There’s a new tool that I’ve heard about from a couple programming podcasts I listen to. It is called Dash and it already has an open-source competitor for Linux and Windows. I think it is pretty cool and I was happy to give the developer some cash to support further development of it. I’ve been happily using it for a while now, but something was always nagging at me in the back of my brain … especially when I started looking into creating my own docsets for it.
If you look at the documentation for how to create your own docsets from HTML documentation, you’ll notice that it is essentially taking some HTML and CSS, creating an index of certain terms and then zipping it all up into a package. This is a pretty familiar pattern if you’ve done any research into the formats of eBooks, such as KF8, the latest Kindle book format, or ePub, the standards organization format. I started thinking about this right at the same time as I stumbled upon the planned feature list and saw that while annotation was one of the planned features, it wasn’t going to happen any time soon. Annotation is one of the features that is most valuable in development documentation because you can extend the documentation, you can document those little bugs or edge cases, or even just remind yourself of that cool trick you found the last time you used this particular API. But annotation is one feature that every eBook reader I’ve ever used has. So why not use something like Kindle, iBooks or any generic ePub reader to read, search and annotate our development documentation offline?
That’s actually an easy question to answer. While generating a Dash docset isn’t drop-dead simple, it doesn’t take much technical savvy to accomplish. On the other hand, the current eBook standards are horrifically complex and do not have much tool support for them. So I wouldn’t expect someone who hasn’t done it before, even someone quite technical, to be able to take a collection of HTML and CSS and turn out an ePub in half an hour.1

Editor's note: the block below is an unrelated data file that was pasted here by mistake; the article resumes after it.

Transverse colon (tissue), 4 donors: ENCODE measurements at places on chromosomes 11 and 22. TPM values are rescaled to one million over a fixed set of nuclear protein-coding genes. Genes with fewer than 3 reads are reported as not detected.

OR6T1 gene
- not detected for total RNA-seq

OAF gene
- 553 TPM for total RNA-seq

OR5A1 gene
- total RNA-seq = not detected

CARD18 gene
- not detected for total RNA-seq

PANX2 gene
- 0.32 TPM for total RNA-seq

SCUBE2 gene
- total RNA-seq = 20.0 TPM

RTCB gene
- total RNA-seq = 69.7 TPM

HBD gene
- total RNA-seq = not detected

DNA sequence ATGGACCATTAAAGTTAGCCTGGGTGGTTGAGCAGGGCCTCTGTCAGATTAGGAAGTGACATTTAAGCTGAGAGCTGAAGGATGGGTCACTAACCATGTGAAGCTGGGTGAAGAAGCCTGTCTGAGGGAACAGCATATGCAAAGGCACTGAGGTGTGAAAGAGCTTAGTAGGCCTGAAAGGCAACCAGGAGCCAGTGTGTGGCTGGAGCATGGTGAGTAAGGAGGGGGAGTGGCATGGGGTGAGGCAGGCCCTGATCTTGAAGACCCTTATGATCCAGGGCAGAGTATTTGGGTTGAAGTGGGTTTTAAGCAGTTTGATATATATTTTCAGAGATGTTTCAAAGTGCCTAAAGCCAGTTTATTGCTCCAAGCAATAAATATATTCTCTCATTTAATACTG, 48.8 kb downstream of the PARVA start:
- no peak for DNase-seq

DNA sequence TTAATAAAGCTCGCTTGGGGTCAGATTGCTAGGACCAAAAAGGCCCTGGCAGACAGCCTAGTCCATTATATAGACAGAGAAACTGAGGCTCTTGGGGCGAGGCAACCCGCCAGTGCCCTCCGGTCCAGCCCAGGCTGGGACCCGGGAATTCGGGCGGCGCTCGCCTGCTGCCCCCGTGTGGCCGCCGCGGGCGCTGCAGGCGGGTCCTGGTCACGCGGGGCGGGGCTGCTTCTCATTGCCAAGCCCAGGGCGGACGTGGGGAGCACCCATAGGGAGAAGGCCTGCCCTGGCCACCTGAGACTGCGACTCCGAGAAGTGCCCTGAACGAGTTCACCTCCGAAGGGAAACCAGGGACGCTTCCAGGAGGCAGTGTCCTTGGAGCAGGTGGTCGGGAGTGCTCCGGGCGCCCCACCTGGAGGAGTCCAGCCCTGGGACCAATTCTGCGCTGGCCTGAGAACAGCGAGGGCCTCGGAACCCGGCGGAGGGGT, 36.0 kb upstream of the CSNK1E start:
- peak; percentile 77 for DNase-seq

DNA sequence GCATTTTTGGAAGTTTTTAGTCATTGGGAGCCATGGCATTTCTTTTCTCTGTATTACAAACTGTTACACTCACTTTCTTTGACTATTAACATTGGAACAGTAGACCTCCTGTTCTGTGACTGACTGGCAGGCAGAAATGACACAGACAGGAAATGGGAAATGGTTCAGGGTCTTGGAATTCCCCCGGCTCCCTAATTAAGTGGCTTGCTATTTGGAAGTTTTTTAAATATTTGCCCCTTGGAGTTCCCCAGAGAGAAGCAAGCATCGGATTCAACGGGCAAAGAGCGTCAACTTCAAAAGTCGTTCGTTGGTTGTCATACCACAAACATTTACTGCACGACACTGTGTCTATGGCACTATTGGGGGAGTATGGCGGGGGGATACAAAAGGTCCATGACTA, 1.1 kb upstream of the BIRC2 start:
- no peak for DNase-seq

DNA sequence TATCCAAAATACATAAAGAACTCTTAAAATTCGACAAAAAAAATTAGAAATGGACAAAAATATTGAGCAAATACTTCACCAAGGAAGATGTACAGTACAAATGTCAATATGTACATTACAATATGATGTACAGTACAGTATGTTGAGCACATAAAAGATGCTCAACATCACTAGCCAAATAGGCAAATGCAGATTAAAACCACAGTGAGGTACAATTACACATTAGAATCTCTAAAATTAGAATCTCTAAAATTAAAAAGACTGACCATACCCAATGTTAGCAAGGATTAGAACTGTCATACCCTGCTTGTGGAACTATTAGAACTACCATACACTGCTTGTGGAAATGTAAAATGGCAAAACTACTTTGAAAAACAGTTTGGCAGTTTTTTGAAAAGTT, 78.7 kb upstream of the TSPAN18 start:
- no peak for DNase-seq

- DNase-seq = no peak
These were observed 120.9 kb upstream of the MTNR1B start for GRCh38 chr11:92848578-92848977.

The thing is that there are so many advantages to using standard eBook readers for our documentation:
- Already cross-platform — there are eBook readers for desktops, tablets and phones of all kinds
- Already have needed features — annotation, bookmarks, full-text search, highlighting, etc
- Synchronization, transfer and backup — eBook readers have mechanisms for easily storing or transferring your eBooks and backing up annotations and other marks
and there are really only a couple drawbacks: the book packages are hard to create and maintain and they have restrictions that might mean it would be hard, if not impossible, to simply package up some types of developer documentation. But these are drawbacks that can be ameliorated, if not eliminated, with the creation of some new tools.
My proposal is that we should start taking a look at the various documentation generation systems that we have, things like YARD, JavaDoc, and SandCastle. We should add the ability to these tools to generate ePub packages. And then we can leverage the efforts of an entire industry to help us read our documentation wherever we like.
Or at least one that I would expect to work in any standard ePub reader. ↩